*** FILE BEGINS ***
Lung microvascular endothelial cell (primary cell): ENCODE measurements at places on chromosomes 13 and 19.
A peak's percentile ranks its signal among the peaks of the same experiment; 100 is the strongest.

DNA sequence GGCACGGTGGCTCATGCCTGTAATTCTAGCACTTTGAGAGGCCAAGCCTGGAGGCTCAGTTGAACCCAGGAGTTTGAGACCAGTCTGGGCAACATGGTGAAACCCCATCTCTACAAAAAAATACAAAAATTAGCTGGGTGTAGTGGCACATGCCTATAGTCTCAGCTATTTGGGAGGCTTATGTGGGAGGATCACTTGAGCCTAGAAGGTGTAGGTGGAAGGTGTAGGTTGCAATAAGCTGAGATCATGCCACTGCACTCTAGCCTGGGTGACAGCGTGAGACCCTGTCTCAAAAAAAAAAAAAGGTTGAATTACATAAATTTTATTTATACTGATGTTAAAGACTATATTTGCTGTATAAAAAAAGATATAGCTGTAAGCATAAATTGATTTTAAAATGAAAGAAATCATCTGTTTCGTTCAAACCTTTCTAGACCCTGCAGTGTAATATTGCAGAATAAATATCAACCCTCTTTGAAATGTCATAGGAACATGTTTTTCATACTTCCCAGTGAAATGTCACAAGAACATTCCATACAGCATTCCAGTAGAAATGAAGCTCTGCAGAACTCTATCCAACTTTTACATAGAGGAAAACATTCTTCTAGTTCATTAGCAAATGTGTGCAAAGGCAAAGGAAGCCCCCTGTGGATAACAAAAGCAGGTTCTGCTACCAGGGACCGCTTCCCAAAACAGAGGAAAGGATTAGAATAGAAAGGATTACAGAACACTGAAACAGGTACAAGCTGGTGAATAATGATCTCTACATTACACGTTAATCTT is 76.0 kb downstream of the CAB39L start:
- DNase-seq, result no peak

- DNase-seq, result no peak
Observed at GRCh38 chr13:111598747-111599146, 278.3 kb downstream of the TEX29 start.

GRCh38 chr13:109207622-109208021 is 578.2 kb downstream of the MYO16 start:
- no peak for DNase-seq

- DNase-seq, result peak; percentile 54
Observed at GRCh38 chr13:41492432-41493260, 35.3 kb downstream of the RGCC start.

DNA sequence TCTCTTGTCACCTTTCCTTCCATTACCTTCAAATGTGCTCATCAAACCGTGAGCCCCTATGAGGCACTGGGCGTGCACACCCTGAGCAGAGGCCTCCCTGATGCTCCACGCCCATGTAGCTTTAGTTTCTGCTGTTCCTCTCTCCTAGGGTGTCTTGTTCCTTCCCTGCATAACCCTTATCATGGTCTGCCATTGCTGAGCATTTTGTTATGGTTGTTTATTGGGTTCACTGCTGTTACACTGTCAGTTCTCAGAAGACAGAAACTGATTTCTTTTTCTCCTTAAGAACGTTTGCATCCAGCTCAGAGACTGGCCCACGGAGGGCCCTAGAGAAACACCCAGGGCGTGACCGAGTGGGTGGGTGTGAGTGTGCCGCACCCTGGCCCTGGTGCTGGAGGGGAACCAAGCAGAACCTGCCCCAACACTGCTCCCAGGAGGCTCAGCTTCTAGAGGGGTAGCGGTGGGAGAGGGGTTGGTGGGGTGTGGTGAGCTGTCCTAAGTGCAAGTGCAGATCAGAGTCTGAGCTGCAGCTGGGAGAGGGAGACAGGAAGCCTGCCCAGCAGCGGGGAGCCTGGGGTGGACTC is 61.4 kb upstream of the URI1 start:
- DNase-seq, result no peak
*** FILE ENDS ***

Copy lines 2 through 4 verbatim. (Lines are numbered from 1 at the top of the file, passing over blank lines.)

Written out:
A peak's percentile ranks its signal among the peaks of the same experiment; 100 is the strongest.

DNA sequence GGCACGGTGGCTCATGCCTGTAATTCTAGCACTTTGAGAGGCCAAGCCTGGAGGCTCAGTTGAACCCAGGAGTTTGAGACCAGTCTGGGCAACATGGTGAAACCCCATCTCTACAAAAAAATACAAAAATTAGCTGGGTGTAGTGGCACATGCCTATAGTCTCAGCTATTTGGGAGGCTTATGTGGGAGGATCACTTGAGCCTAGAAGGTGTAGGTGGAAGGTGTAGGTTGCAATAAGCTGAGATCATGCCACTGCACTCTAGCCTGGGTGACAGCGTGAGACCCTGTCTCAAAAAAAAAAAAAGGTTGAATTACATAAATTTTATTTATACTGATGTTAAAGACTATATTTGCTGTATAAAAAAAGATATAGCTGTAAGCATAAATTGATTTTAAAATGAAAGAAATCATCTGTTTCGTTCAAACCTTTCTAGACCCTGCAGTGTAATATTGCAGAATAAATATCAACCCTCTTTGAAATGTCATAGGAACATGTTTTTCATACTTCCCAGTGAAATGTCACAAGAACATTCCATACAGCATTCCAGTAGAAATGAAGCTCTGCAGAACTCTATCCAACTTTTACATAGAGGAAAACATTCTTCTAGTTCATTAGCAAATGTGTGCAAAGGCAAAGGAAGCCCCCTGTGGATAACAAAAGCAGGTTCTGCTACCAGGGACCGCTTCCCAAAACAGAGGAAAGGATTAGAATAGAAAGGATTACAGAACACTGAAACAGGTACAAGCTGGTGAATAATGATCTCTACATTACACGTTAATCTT is 76.0 kb downstream of the CAB39L start:
- DNase-seq, result no peak